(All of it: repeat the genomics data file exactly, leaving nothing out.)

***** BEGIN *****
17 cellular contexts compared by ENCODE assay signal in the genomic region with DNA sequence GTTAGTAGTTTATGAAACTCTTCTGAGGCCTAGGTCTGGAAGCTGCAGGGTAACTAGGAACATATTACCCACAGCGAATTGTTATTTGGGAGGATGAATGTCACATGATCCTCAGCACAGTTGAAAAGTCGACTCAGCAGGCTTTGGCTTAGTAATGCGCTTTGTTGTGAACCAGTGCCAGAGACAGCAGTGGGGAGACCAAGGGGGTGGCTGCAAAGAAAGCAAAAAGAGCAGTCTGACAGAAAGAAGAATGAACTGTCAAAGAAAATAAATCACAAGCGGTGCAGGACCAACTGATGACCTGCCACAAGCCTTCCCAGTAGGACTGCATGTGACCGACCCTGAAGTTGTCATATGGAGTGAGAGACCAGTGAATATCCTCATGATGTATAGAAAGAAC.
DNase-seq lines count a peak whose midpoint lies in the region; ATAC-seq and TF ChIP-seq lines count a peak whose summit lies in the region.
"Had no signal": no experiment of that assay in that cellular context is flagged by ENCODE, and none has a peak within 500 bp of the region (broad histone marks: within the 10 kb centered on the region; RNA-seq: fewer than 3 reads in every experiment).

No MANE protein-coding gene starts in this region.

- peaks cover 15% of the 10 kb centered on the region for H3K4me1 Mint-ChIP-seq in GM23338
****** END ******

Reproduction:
17 cellular contexts compared by ENCODE assay signal in the genomic region with DNA sequence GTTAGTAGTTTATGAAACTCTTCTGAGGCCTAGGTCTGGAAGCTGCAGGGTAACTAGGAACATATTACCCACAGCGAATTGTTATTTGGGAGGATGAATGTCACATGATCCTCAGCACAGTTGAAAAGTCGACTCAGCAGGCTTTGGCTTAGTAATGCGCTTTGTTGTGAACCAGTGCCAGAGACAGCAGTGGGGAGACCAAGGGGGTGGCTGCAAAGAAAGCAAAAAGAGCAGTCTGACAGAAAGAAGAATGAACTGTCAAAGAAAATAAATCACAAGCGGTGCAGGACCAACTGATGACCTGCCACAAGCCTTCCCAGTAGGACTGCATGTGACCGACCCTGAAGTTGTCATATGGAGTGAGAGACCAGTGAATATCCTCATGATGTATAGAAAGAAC.
DNase-seq lines count a peak whose midpoint lies in the region; ATAC-seq and TF ChIP-seq lines count a peak whose summit lies in the region.
"Had no signal": no experiment of that assay in that cellular context is flagged by ENCODE, and none has a peak within 500 bp of the region (broad histone marks: within the 10 kb centered on the region; RNA-seq: fewer than 3 reads in every experiment).

No MANE protein-coding gene starts in this region.

- peaks cover 15% of the 10 kb centered on the region for H3K4me1 Mint-ChIP-seq in GM23338